Blake Wheeler-RW-Winnipeg Jets
Wheeler got off to a slow start this season, but he’s bounced back with 18 points in his last 17 games. At first it looked like Bryan Little was the difference maker. After all, nine of Wheeler’s 12 points from November 17th to December 13th were either assists off of Little goals or times that Little got the primary assist on a Wheeler goal. However, what’s really encouraged us is how Wheeler has done since Little went down with a foot injury during the Jets game on December 17th. Wheeler has two goals and four points in the three games that Little has missed while recently playing with Alex Burmistrov and Evander Kane. Wheeler also leads the Jets with a plus-10 rating this season. He’s not the safest bet out there, but he’s certainly worth taking a chance on, especially while he’s hot.
As a side note: Aside from being on this list, do you know what distinction Jean-Sebastien Giguere, Rich Peverley, Chris Kunitz, and Blake Wheeler all share? I’ll give you a hint: it’s not exactly something pleasant. I’ll let you see if you can figure it out on your own, but if you can’t or just want confirmation, I’ll post the answer on twitter in a day or two.
Kyle Turris-C-Ottawa Senators
When the Senators first acquired Turris, we weren’t ready to recommend picking him up. We still consider him a big risk, but at this point, we’re willing to roll the dice on him if the price is just a waiver wire pickup. There are a couple reasons for that. First and most obvious, he has registered an assist in all three of his games with Ottawa while posting a plus-three rating. Ottawa played those three games over the course of just four days, so we’ll take it as a decent indication that he’s not rusty despite having missed the first two months of the season. The other reason is that he logged 16:10 minutes in his debut, 17:21 minutes in game two, and 18:22 minutes on Friday. When talking about the Turris trade, the obvious comparison is Nikita Filatov, because Filatov is another young, promising, but thus far disappointing prospect that the Senators acquired. Filatov didn’t succeed in Ottawa this season, but he also never got this good of an opportunity. Filatov never got more than 15:07 minutes in a single game and he averaged just 9:49 minutes per contest with the Senators. Ottawa spent more to get Turris and it looks like they hold him in much higher regard. He’s being given every opportunity to succeed and after being given the fresh start he wanted, Turris might finally start to live up to the hype that’s surrounded him.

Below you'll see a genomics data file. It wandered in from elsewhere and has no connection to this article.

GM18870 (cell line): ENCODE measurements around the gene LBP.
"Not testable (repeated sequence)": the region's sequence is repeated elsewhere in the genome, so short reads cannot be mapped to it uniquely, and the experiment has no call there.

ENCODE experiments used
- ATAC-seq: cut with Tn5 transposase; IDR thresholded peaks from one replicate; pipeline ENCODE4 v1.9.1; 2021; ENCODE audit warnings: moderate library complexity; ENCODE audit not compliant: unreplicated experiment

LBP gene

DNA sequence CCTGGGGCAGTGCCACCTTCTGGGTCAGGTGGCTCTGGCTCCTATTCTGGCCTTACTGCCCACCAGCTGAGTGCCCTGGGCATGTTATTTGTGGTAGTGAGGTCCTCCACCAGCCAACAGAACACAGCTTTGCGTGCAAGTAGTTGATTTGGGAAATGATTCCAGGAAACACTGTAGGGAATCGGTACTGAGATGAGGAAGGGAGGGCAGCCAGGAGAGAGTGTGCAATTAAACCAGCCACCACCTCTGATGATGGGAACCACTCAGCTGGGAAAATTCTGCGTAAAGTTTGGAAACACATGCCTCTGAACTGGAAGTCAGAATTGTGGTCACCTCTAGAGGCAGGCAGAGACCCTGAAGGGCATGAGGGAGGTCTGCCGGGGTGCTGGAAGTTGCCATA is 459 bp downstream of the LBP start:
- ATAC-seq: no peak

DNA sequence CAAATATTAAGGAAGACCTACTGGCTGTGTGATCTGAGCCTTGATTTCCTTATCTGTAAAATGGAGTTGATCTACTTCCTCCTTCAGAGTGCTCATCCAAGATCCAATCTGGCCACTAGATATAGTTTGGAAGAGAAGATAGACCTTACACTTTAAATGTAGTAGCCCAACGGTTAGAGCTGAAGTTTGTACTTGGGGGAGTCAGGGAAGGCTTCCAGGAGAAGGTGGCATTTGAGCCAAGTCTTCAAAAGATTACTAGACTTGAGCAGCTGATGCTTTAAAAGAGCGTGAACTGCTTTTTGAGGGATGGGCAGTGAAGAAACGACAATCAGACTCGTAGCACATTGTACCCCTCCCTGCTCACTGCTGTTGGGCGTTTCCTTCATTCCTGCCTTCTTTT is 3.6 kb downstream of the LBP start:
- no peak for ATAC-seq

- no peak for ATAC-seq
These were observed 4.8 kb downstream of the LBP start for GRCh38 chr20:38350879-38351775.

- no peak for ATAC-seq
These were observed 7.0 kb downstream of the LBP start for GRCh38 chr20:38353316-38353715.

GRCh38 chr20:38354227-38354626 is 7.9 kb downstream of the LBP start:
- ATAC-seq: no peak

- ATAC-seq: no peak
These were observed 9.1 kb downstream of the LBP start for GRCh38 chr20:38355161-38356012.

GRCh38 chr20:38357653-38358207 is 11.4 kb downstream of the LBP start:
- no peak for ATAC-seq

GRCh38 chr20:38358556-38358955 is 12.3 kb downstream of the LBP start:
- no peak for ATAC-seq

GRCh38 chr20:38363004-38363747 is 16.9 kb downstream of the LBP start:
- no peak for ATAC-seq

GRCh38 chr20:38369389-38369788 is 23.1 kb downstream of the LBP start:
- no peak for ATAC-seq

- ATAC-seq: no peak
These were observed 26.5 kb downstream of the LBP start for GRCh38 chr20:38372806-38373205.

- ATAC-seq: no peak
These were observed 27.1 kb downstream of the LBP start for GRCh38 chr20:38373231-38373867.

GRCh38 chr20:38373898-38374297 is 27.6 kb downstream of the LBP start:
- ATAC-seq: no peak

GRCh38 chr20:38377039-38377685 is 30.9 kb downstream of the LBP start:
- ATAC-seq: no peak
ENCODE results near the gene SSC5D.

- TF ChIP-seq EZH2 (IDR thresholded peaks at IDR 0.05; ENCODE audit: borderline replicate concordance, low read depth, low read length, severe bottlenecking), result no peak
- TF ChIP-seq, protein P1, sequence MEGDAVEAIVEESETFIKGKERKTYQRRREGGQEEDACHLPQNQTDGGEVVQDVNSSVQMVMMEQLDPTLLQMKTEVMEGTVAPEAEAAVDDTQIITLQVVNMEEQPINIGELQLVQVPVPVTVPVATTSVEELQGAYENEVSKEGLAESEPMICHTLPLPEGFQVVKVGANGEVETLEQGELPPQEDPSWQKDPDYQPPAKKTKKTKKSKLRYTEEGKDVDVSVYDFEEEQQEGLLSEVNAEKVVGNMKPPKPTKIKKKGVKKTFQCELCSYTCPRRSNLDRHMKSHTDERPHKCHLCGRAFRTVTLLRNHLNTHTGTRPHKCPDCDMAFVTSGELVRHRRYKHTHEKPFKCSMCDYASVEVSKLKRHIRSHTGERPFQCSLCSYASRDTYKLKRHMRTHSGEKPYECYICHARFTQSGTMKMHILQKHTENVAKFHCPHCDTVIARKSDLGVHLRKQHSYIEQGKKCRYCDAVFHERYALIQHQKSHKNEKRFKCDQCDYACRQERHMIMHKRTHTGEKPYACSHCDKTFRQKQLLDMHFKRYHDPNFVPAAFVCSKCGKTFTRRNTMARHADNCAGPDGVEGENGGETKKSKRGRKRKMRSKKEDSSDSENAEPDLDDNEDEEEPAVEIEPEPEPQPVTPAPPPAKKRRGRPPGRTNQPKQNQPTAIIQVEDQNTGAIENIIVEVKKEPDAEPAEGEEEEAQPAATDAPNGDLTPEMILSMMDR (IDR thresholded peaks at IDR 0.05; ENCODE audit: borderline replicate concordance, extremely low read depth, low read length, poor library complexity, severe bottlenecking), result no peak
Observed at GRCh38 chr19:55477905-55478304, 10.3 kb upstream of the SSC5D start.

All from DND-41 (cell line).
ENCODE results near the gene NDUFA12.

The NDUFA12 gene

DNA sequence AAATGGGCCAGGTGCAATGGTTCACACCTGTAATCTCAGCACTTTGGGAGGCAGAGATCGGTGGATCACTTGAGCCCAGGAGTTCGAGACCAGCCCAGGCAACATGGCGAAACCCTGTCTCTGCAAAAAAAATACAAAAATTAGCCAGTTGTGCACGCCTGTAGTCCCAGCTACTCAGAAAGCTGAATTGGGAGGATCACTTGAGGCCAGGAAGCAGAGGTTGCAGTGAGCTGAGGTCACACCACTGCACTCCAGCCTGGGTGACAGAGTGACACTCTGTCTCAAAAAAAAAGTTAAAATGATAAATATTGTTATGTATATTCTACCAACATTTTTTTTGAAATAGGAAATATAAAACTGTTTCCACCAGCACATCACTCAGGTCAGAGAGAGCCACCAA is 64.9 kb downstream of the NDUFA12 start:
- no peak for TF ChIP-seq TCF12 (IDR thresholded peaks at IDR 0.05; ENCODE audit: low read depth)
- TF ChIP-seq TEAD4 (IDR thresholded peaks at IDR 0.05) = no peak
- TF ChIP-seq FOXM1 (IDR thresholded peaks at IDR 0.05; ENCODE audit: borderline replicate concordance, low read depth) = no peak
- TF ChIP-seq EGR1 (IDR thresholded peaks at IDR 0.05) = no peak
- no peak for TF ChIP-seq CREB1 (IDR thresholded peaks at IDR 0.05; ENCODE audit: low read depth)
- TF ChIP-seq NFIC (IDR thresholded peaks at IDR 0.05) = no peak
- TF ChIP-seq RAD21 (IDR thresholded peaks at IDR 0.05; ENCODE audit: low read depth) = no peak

Carl Hagelin-LW-New York Rangers
Hagelin is someone only particularly active fantasy owners should pick up right now. Those are comfortable grabbing a player and then dumping him a few games later if things don’t go your way. Hagelin is a high-risk/high-reward player who has gone cold after starting his NHL career with a four-game point streak. Despite that, he’s been playing on a line with Brad Richards and Ryan Callahan recently and he’s logged between 14:31 and 16:49 minutes of playing time in each of his last five contests. If he gets comfortable with Callahan and Richards, he could average 0.6-0.8 points per game going forward, but there’s also a very real chance that he’ll end up being dropped back to one of the bottom two lines. If you’re not comfortable taking that chance, we still recommend keeping a close eye on him.